As a children's fantasy writer, I am sometimes asked who my influences are. Since I suspect interviewers don't want to hear a list of a hundred-plus books, I reluctantly narrow it down. And yes, Diana Wynne Jones is on my shortlist, more than anything because her work reminds me to use my own imagination boldly.

You may rejoice to hear that the latest DWJ drought is almost over: the author has a book called Enchanted Glass coming out in April 2010. Her website says of the book, "A stand-alone book, not part of any series, there are the expected magicians, but it also includes giant vegetables, revenge by cauliflower cheese (?!) and fortune-telling using racing tips." So yes, rest assured—Diana Wynne Jones is as unusual and funny a thinker and writer as ever.

I will end with one more quote from the author, also from the BookBrowse interview. The interviewer asked Ms. Jones if she prefers writing for children or adults, and what the differences are. The author replied, "Writing for adults, you have to keep reminding them of what is going on. The poor things have given up using their brains when they read. Children you only have to tell things to once."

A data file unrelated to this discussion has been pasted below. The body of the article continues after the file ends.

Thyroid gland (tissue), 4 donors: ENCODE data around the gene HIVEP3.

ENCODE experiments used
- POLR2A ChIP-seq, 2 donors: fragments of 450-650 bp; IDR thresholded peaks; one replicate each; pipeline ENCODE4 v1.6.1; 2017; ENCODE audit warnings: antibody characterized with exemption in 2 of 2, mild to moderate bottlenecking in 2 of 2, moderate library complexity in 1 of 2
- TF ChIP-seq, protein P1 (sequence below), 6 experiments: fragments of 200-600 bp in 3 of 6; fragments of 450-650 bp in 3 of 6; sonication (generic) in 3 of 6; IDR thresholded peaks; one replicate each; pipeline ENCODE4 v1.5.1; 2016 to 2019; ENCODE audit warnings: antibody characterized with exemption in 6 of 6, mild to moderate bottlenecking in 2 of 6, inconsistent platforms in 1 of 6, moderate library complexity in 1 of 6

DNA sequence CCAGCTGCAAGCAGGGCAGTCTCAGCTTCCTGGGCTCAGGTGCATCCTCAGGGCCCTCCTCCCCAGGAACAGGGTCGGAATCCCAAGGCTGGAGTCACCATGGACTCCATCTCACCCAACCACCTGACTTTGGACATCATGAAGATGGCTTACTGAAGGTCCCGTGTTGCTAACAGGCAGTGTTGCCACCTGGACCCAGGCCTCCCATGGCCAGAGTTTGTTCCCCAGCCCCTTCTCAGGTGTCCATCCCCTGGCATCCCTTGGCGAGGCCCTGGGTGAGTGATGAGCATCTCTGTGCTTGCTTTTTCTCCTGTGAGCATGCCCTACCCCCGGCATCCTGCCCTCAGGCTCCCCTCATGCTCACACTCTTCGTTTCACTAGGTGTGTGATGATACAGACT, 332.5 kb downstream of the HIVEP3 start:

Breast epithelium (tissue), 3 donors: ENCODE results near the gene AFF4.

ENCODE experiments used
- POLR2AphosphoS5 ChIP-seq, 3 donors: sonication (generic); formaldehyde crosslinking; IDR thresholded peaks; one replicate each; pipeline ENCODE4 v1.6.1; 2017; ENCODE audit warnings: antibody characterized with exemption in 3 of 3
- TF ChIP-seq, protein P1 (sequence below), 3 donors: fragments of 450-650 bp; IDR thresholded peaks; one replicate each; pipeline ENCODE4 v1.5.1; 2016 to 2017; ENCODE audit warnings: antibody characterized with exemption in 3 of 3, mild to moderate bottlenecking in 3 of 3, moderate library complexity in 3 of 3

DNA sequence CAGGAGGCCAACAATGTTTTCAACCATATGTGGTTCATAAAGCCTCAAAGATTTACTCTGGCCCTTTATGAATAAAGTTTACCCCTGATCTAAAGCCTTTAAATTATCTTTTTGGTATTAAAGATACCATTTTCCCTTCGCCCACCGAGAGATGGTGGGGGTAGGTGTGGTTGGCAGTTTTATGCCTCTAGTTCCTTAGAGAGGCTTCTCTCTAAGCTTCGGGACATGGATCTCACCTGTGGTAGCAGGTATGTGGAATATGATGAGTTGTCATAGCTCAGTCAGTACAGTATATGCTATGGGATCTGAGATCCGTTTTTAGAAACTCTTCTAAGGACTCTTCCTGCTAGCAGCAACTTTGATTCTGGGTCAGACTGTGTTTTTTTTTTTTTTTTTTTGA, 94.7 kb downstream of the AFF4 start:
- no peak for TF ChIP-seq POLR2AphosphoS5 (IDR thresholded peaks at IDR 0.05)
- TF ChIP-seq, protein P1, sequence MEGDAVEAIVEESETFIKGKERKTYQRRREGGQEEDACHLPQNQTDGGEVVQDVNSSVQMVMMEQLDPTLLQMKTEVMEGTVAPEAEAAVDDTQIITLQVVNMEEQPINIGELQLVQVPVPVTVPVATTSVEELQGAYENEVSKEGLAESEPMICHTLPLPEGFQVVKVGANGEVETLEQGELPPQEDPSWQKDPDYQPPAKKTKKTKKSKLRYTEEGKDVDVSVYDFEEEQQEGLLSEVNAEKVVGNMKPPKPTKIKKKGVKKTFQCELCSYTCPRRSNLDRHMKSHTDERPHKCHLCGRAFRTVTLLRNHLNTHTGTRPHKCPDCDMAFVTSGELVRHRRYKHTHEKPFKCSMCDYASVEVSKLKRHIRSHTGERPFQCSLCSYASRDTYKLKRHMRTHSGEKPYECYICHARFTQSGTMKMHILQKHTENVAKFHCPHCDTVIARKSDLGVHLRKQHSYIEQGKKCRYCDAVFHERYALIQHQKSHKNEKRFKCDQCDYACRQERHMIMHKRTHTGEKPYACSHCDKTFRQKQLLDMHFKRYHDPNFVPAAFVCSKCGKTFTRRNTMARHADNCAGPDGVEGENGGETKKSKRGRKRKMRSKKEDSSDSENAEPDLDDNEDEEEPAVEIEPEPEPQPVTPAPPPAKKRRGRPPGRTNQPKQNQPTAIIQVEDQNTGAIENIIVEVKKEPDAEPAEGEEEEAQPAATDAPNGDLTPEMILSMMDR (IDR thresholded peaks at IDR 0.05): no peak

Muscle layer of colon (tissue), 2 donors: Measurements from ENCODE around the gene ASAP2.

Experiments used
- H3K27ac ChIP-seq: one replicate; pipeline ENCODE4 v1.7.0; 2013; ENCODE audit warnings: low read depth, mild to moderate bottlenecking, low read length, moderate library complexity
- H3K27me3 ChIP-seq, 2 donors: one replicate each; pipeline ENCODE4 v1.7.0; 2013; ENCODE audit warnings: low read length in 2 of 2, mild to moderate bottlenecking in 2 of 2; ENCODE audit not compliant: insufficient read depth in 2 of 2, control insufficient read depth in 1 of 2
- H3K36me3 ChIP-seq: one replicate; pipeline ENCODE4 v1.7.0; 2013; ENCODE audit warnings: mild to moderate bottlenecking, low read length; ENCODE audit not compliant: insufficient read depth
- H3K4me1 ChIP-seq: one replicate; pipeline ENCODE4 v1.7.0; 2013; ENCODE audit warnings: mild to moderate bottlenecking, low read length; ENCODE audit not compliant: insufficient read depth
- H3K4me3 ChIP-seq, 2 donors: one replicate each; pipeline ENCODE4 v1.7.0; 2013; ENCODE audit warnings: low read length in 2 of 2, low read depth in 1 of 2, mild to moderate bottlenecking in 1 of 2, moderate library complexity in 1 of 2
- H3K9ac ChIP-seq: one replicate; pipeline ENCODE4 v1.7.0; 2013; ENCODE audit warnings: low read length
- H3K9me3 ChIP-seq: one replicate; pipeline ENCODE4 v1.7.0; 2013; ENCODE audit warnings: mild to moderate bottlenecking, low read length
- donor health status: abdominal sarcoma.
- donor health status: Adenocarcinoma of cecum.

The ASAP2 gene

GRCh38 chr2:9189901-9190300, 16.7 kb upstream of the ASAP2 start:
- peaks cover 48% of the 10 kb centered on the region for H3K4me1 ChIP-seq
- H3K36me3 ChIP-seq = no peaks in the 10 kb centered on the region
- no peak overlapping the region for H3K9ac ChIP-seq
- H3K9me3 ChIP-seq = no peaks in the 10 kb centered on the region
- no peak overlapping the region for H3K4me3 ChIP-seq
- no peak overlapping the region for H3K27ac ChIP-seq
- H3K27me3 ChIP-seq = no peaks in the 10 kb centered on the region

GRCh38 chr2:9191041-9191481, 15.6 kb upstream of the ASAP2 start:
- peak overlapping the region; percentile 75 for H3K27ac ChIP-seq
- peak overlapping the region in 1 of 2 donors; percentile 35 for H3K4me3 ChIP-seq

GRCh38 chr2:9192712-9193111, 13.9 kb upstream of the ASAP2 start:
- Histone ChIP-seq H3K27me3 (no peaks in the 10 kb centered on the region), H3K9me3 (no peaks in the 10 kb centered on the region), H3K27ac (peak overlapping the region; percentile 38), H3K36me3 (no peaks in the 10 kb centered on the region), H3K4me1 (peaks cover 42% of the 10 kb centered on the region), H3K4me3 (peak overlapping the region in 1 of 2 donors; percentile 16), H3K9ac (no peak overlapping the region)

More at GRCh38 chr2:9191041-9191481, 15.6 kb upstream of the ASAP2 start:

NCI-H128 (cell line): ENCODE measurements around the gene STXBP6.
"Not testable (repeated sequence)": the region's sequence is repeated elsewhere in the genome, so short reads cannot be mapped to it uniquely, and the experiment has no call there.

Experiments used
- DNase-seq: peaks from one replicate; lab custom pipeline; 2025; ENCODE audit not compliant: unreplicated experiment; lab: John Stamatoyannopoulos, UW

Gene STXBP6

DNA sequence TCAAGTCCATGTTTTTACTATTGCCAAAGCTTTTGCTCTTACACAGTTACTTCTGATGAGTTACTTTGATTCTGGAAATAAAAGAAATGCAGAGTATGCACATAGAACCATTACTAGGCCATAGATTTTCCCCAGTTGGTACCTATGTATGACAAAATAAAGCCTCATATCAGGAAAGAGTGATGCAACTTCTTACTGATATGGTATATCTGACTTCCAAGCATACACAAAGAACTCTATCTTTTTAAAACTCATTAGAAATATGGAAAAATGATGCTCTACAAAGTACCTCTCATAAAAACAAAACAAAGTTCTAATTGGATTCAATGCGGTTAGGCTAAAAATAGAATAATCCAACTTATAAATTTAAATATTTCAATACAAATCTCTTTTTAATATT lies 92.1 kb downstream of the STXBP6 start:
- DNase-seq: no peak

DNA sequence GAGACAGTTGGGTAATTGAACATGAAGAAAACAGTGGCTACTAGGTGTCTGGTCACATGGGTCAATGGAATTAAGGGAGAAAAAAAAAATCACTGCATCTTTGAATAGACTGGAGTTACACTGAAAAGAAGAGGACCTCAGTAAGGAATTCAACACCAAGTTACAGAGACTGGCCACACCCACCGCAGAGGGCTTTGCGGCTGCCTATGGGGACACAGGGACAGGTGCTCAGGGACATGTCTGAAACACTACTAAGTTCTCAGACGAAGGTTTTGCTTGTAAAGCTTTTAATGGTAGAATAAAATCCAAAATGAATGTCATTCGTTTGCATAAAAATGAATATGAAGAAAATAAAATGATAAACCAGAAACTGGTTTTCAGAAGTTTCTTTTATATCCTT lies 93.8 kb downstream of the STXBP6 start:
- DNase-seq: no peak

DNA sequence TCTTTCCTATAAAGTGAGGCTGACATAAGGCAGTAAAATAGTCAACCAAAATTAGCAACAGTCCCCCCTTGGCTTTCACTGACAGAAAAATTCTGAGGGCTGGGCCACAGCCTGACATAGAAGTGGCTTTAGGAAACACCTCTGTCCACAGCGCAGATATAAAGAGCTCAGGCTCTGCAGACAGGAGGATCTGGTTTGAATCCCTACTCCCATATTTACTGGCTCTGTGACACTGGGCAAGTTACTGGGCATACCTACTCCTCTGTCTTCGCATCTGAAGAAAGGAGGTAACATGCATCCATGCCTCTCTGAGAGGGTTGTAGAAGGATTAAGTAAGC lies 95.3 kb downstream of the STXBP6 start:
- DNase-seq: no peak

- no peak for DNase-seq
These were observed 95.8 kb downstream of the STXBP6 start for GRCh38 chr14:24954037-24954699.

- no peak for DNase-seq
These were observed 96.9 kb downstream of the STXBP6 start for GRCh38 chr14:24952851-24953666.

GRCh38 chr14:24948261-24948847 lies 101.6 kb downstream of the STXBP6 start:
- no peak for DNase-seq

To learn more about Diana Wynne Jones, visit her website, or click here to read an excellent Publishers Weekly interview from June 2006. See either her website or this nice Wikipedia article for a list of the author's books and short stories.

Note: I was inspired to write this post because I am hosting a book club discussion of The Lives of Christopher Chant on the Enchanted Inkpot fantasy blog tomorrow. You are welcome to join us.

Update: Read this lovely article about Diana Wynne Jones and her books at Under the Green Willow (July 2010).

9 comments:

Rosemary Marotta said...

I loved the Dark Lord of Derkholm and Year of the Griffin. She is one of those writer's who doesn't talk down to her audience. She likes us to be in on the joke. Good luck with your book club discussion!

MaureenHume said...

I have been so meaning to hunt out and read a Diana Wynne Jones book and your post has feeling guilty for not having gotten around to it. Tomorrow, I promise.
The companion book sounds delightful.
Maureen. www.thepizzagang.com

mmfiore said...